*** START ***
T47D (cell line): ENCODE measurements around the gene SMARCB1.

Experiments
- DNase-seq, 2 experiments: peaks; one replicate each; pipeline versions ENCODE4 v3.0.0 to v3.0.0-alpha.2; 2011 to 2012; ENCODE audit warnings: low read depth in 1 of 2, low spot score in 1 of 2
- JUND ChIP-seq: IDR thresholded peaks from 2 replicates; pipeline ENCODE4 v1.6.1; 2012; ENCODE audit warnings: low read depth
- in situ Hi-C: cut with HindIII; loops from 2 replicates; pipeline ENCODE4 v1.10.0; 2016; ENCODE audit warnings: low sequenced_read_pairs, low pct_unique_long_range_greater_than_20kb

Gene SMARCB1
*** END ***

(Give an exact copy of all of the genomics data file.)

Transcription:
T47D (cell line): ENCODE measurements around the gene SMARCB1.

Experiments
- DNase-seq, 2 experiments: peaks; one replicate each; pipeline versions ENCODE4 v3.0.0 to v3.0.0-alpha.2; 2011 to 2012; ENCODE audit warnings: low read depth in 1 of 2, low spot score in 1 of 2
- JUND ChIP-seq: IDR thresholded peaks from 2 replicates; pipeline ENCODE4 v1.6.1; 2012; ENCODE audit warnings: low read depth
- in situ Hi-C: cut with HindIII; loops from 2 replicates; pipeline ENCODE4 v1.10.0; 2016; ENCODE audit warnings: low sequenced_read_pairs, low pct_unique_long_range_greater_than_20kb

Gene SMARCB1